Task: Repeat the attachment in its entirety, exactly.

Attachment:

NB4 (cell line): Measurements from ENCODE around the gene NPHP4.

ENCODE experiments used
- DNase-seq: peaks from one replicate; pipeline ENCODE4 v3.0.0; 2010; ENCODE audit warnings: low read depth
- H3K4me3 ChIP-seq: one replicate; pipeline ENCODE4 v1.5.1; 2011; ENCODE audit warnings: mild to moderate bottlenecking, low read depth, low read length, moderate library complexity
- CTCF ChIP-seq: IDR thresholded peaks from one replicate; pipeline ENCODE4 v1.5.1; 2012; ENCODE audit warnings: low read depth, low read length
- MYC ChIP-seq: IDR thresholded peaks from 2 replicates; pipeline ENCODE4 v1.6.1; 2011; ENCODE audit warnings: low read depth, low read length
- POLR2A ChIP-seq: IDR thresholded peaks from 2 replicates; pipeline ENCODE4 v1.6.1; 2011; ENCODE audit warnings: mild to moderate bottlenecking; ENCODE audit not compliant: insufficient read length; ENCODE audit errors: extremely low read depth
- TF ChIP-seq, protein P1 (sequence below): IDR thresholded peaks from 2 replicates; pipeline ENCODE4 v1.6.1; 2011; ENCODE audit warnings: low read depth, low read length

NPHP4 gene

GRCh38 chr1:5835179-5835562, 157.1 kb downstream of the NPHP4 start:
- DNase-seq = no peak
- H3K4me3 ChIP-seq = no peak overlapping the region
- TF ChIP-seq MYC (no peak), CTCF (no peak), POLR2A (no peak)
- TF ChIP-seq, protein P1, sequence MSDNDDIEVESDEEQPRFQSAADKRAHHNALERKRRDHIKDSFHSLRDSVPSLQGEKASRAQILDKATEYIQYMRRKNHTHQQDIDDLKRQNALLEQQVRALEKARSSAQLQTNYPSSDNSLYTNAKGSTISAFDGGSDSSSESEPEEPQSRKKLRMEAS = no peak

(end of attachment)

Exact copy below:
NB4 (cell line): Measurements from ENCODE around the gene NPHP4.

ENCODE experiments used
- DNase-seq: peaks from one replicate; pipeline ENCODE4 v3.0.0; 2010; ENCODE audit warnings: low read depth
- H3K4me3 ChIP-seq: one replicate; pipeline ENCODE4 v1.5.1; 2011; ENCODE audit warnings: mild to moderate bottlenecking, low read depth, low read length, moderate library complexity
- CTCF ChIP-seq: IDR thresholded peaks from one replicate; pipeline ENCODE4 v1.5.1; 2012; ENCODE audit warnings: low read depth, low read length
- MYC ChIP-seq: IDR thresholded peaks from 2 replicates; pipeline ENCODE4 v1.6.1; 2011; ENCODE audit warnings: low read depth, low read length
- POLR2A ChIP-seq: IDR thresholded peaks from 2 replicates; pipeline ENCODE4 v1.6.1; 2011; ENCODE audit warnings: mild to moderate bottlenecking; ENCODE audit not compliant: insufficient read length; ENCODE audit errors: extremely low read depth
- TF ChIP-seq, protein P1 (sequence below): IDR thresholded peaks from 2 replicates; pipeline ENCODE4 v1.6.1; 2011; ENCODE audit warnings: low read depth, low read length

NPHP4 gene

GRCh38 chr1:5835179-5835562, 157.1 kb downstream of the NPHP4 start:
- DNase-seq = no peak
- H3K4me3 ChIP-seq = no peak overlapping the region
- TF ChIP-seq MYC (no peak), CTCF (no peak), POLR2A (no peak)
- TF ChIP-seq, protein P1, sequence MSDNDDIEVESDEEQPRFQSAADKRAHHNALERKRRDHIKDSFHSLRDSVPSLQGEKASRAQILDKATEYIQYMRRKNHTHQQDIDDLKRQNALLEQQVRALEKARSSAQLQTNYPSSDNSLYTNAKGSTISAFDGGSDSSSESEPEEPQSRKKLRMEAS = no peak